The effects of 13-cis-retinoic acid and beta-carotene on cellular immunity in humans

R. H. Prabhala, H. S. Garewal, M. J. Hicks, R. E. Sampliner, Ronald R Watson

Research output: Contribution to journalArticle

112 Citations (Scopus)

Abstract

Deficiency of vitamin A and/or its precursors has been associated with increased cancer risk in animals and humans. Therapeutic trials of vitamin A and related compounds have demonstrated activity in several cancerous and precancerous conditions. The authors measured the effects of a retinoid, 13-cis-retinoic acid, and a carotenoid, beta-carotene, on the human immune system in vivo in conjunction with their use in ongoing clinical trials. Immune cell subpopulations were analyzed by quantifying the expression of markers using flow cytometric study. Both compounds produced significant effects on immune cell populations. 13-cis-Retinoic acid resulted in an increase in the percentage of peripheral blood lymphoid cells expressing surface markers for T-helper cells with only minimal effect on natural killer cell marker expression. In contrast, beta-carotene produced an increase in the percentage of cells expressing natural killer cell markers with smaller effect on T-helper markers. Modest increases in the percentage of cells expressing Ia antigen, transferrin, and interleukin-2 receptors were produced by both drugs. These results suggest that retinoids and carotenoids can produce major changes in immune cellular marker expression in vivo in humans at doses relevant to their potential clinical use.

Original languageEnglish (US)
Pages (from-to)1556-1560
Number of pages5
JournalCancer
Volume67
Issue number6
StatePublished - 1991

Fingerprint

Isotretinoin
beta Carotene
Cellular Immunity
Retinoids
Carotenoids
Natural Killer Cells
Precancerous Conditions
Vitamin A Deficiency
Interleukin-2 Receptors
Histocompatibility Antigens Class II
Transferrin
Helper-Inducer T-Lymphocytes
Vitamin A
Immune System
Blood Cells
Biomarkers
Clinical Trials
Lymphocytes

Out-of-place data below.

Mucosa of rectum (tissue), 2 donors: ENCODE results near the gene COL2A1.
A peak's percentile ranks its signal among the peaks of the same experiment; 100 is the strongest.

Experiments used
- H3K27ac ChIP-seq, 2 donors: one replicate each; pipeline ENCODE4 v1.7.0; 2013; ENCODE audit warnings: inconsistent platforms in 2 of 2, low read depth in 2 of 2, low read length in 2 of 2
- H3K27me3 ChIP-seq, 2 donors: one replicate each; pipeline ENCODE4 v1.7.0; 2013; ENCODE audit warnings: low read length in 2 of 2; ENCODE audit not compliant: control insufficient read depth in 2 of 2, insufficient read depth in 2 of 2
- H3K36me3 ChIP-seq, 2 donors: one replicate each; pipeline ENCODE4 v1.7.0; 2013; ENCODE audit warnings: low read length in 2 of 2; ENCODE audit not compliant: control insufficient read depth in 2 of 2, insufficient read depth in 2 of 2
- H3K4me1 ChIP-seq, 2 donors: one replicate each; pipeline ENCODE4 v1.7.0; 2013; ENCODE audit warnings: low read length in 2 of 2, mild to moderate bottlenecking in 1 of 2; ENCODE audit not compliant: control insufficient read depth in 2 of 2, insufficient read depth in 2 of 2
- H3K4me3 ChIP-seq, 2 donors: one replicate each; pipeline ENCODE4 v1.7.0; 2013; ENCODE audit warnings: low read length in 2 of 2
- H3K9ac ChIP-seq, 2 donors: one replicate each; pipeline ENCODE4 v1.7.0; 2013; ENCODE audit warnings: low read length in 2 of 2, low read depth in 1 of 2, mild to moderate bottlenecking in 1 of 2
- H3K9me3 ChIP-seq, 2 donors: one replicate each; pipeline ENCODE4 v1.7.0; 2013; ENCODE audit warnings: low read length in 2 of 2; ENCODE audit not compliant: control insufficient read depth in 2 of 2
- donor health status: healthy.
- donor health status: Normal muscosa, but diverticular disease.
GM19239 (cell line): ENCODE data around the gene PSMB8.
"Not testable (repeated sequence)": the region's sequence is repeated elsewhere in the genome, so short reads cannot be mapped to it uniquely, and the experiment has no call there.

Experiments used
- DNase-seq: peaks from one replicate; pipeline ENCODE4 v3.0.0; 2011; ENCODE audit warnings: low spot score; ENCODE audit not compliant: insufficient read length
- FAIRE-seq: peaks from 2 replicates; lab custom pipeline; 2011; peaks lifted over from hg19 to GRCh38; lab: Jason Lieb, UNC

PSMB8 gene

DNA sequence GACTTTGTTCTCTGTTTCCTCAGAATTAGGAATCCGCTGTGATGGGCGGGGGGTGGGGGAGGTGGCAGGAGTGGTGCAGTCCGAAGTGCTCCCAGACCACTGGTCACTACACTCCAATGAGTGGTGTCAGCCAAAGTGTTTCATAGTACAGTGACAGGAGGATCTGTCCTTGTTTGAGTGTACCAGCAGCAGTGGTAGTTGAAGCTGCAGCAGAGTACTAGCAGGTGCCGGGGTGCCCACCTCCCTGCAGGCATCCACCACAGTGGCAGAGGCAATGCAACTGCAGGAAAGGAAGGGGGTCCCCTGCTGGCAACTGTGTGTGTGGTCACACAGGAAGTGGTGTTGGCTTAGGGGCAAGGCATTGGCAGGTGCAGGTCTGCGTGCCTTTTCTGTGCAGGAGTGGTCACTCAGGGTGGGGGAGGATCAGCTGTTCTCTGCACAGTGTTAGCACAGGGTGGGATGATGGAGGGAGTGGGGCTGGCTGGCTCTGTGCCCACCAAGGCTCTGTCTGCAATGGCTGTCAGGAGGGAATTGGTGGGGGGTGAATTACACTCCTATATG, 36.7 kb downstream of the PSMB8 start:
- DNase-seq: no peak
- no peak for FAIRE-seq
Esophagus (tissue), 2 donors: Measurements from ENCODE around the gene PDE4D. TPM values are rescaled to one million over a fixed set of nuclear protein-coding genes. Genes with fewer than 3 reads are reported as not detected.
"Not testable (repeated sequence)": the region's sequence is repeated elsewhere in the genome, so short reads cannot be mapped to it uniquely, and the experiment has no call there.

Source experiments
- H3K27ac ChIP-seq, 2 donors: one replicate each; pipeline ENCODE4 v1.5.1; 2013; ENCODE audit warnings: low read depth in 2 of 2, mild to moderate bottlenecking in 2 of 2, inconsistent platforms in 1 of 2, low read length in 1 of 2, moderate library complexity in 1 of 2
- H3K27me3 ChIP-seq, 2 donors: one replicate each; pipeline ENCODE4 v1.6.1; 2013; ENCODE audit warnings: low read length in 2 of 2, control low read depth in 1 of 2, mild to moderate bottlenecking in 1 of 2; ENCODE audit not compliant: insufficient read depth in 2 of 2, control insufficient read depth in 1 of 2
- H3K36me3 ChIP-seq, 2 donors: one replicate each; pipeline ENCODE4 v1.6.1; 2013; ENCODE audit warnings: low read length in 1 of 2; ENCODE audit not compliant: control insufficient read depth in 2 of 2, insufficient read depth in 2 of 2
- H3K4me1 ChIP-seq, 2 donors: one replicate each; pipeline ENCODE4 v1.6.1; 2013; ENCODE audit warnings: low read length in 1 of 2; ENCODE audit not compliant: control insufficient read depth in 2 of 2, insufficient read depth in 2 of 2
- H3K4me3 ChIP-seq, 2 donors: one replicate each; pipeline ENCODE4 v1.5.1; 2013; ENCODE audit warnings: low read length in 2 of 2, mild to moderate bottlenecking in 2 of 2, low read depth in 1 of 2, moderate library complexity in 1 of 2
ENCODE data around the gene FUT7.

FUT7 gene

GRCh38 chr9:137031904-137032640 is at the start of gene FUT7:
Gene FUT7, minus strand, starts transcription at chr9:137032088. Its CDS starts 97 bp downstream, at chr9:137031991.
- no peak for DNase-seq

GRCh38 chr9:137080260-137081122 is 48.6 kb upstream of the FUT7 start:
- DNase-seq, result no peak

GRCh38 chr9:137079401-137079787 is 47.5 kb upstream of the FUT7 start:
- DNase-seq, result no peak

Pharmaceutical Preparations
Population

ASJC Scopus subject areas

  • Cancer Research
  • Oncology

Cite this

Prabhala, R. H., Garewal, H. S., Hicks, M. J., Sampliner, R. E., & Watson, R. R. (1991). The effects of 13-cis-retinoic acid and beta-carotene on cellular immunity in humans. Cancer, 67(6), 1556-1560.

The effects of 13-cis-retinoic acid and beta-carotene on cellular immunity in humans. / Prabhala, R. H.; Garewal, H. S.; Hicks, M. J.; Sampliner, R. E.; Watson, Ronald R.

In: Cancer, Vol. 67, No. 6, 1991, p. 1556-1560.

Research output: Contribution to journalArticle

Prabhala, RH, Garewal, HS, Hicks, MJ, Sampliner, RE & Watson, RR 1991, 'The effects of 13-cis-retinoic acid and beta-carotene on cellular immunity in humans', Cancer, vol. 67, no. 6, pp. 1556-1560.
Prabhala RH, Garewal HS, Hicks MJ, Sampliner RE, Watson RR. The effects of 13-cis-retinoic acid and beta-carotene on cellular immunity in humans. Cancer. 1991;67(6):1556-1560.
Prabhala, R. H. ; Garewal, H. S. ; Hicks, M. J. ; Sampliner, R. E. ; Watson, Ronald R. / The effects of 13-cis-retinoic acid and beta-carotene on cellular immunity in humans. In: Cancer. 1991 ; Vol. 67, No. 6. pp. 1556-1560.
@article{23e7dca4472e43febc90c515f8ea8039,
title = "The effects of 13-cis-retinoic acid and beta-carotene on cellular immunity in humans",
abstract = "Deficiency of vitamin A and/or its precursors has been associated with increased cancer risk in animals and humans. Therapeutic trials of vitamin A and related compounds have demonstrated activity in several cancerous and precancerous conditions. The authors measured the effects of a retinoid, 13-cis-retinoic acid, and a carotenoid, beta-carotene, on the human immune system in vivo in conjunction with their use in ongoing clinical trials. Immune cell subpopulations were analyzed by quantifying the expression of markers using flow cytometric study. Both compounds produced significant effects on immune cell populations. 13-cis-Retinoic acid resulted in an increase in the percentage of peripheral blood lymphoid cells expressing surface markers for T-helper cells with only minimal effect on natural killer cell marker expression. In contrast, beta-carotene produced an increase in the percentage of cells expressing natural killer cell markers with smaller effect on T-helper markers. Modest increases in the percentage of cells expressing Ia antigen, transferrin, and interleukin-2 receptors were produced by both drugs. These results suggest that retinoids and carotenoids can produce major changes in immune cellular marker expression in vivo in humans at doses relevant to their potential clinical use.",